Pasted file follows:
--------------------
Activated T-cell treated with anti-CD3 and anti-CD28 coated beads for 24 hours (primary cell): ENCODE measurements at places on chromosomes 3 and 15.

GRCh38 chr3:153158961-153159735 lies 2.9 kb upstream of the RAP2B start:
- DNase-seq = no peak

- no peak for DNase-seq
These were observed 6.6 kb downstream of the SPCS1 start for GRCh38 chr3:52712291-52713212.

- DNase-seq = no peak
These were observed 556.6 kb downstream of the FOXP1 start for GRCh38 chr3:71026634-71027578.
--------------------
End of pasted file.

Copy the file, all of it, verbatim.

Activated T-cell treated with anti-CD3 and anti-CD28 coated beads for 24 hours (primary cell): ENCODE measurements at places on chromosomes 3 and 15.

GRCh38 chr3:153158961-153159735 lies 2.9 kb upstream of the RAP2B start:
- DNase-seq = no peak

- no peak for DNase-seq
These were observed 6.6 kb downstream of the SPCS1 start for GRCh38 chr3:52712291-52713212.

- DNase-seq = no peak
These were observed 556.6 kb downstream of the FOXP1 start for GRCh38 chr3:71026634-71027578.